Eunice Osayande arrived in the Belgian capital Brussels in 2016 after being promised work and a better future in Europe. Her journey from Nigeria to Brussels was tough. With some other girls, Osayande did not only have to cross over to Italy on a rubber boat but she was also reportedly raped several times in the course of the journey.
The gang of men she traveled with had told her they were acting agents who would make her a movie star. But they were actually human traffickers. Upon arrival in Brussels, Osayande was immediately forced into prostitution. She was told she owed the smuggling gang $52,000 for her transit, rent and pimps.
In June 2018, about two years after she arrived in Brussels, she was stabbed 17 times to death by a disgruntled client in the Gare du Nord district. She was 23. The client who was accused of stabbing her was a 17-year-old man. He was picked up two weeks later. In January this year, four people involved in Osayande’s smuggling were sentenced to between 33 months and four years in prison.
According to the BBC, Osayande contacted a sex worker charity some weeks before her death to complain that she often faced violence while working. She was scared of reporting to the police because she did not have proper papers. The migrant sex worker community in Brussels, which goes through similar challenges including robberies and beatings, held protests a year after Osayande’s death demanding better working conditions.
In Belgium, prostitution is not illegal. However, there are no unified national rules, BBC reported. “Eunice’s death has been extremely distressing, especially for undocumented migrants in the area where she worked,” Maxime Maes, director of the UTSOPI sex workers union in Brussels that organized the march, told BBC.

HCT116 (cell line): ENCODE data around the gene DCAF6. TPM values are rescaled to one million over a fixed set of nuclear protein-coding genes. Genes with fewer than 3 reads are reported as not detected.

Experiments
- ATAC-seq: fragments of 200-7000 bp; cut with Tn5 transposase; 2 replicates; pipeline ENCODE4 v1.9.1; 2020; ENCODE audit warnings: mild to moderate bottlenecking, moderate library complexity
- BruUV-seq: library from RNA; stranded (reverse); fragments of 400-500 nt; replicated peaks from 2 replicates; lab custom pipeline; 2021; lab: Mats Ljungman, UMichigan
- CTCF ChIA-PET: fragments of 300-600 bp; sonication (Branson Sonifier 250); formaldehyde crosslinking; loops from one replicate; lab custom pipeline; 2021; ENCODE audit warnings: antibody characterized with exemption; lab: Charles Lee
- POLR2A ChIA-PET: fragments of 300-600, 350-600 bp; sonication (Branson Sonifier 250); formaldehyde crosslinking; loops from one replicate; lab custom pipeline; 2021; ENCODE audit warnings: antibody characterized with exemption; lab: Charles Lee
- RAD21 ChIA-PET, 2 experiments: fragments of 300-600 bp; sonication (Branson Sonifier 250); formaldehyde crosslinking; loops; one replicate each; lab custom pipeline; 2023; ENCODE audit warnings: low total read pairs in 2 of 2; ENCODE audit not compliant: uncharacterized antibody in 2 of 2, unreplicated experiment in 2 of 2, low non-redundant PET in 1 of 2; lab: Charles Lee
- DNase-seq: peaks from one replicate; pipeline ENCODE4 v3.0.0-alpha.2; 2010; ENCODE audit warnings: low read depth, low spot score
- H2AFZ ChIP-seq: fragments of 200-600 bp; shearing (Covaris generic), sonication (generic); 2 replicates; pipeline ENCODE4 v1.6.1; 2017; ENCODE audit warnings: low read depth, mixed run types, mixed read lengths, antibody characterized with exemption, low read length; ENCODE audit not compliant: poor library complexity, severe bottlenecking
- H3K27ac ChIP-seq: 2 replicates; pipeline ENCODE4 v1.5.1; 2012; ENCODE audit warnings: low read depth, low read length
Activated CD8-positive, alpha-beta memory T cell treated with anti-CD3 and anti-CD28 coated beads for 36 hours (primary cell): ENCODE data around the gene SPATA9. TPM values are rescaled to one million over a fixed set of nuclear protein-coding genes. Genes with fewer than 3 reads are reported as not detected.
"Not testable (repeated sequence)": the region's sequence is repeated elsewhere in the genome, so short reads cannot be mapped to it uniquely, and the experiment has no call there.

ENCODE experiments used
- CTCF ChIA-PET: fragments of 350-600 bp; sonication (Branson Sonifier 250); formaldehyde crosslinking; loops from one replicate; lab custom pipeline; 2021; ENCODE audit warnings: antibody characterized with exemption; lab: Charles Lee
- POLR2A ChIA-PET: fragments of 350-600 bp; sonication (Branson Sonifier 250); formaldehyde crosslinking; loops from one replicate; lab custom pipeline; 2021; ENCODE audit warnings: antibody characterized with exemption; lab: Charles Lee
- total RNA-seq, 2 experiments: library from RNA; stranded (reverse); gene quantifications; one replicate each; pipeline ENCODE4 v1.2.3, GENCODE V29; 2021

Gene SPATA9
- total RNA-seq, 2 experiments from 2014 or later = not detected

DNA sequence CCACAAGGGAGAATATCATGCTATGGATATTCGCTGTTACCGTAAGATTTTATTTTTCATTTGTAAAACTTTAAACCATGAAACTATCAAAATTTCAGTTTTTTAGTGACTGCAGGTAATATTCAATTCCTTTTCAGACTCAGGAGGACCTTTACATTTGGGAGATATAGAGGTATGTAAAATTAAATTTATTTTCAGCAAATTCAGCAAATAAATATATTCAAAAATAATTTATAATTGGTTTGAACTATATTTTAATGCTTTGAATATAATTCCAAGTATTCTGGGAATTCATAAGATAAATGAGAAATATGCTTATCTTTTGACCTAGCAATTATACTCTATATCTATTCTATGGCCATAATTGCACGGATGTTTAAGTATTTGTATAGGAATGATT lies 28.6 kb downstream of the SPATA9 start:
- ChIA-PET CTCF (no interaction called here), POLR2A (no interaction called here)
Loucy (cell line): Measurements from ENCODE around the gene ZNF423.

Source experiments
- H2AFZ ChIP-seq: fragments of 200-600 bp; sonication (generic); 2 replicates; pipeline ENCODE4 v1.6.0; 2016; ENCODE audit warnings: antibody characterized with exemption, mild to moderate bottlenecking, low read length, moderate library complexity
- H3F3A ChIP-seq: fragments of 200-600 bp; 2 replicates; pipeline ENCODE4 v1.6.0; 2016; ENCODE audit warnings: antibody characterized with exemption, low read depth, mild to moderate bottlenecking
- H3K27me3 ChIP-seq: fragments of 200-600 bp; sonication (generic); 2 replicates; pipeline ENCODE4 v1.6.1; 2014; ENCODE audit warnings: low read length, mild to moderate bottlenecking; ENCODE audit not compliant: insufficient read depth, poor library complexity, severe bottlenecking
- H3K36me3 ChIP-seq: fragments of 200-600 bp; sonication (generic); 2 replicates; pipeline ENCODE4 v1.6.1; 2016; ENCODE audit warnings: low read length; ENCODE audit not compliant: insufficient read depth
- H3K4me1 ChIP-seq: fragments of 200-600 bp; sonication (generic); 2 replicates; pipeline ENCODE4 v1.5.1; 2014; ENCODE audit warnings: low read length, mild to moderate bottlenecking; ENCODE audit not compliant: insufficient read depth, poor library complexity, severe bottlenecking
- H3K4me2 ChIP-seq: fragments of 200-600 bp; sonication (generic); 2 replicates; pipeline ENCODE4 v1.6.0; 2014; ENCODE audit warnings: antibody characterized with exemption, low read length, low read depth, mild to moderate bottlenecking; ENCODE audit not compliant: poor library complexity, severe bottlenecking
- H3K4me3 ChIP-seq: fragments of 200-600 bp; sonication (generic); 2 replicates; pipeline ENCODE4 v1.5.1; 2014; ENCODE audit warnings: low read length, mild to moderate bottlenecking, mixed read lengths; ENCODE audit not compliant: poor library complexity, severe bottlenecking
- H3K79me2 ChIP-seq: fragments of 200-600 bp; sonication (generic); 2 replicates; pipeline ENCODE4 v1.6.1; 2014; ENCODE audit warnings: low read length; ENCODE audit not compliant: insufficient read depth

“The area has seen increasing violence and the most marginalized women are targeted,” Maes added.
To bring attention to the plight of these sex workers and other women who are victims of human trafficking, sexual violence and femicides, the City of Brussels has said it will name a new street after Osayande. The street will carry her eponym and will connect the Quai de Willebroeck and the Quai des Péniches, nearby the North Station, behind which Osayande was murdered, according to The Brussels Times.
“Inclusive feminism is about the rights and struggles of women at every social rank. 42% of women between the ages of 16 and 69 have at least once experienced physical sexual violence,” Ans Persoons, Alderman for Urban Planning responsible for toponymy, was quoted by The Brussels Times.
“Among sex workers, the percentage is much higher. The struggle to bring these hallucinatory high figures down deserves more attention and urgency. And that is precisely why Eunice Osayande is being given a street today,” she added.
The street will be the first named after a sex worker in the country. The decision also forms parts of a wider campaign to recognize more women in Belgium.
“Until now, we have always chosen striking – yet often forgotten – women with exceptional talent or a remarkable achievement. But for me, feminism is not only about women who excel,” Persoons said. Osayande’s street will be officially opened in a few months.
In Brussels’ North Quarter, sub-Saharan sex work grew in the early 2000s, according to an ethnographic study on sex work in the area by the University of Ghent (UGent). The majority of Nigerian women in the neighborhood come from Edo and many arrived in Europe via networks.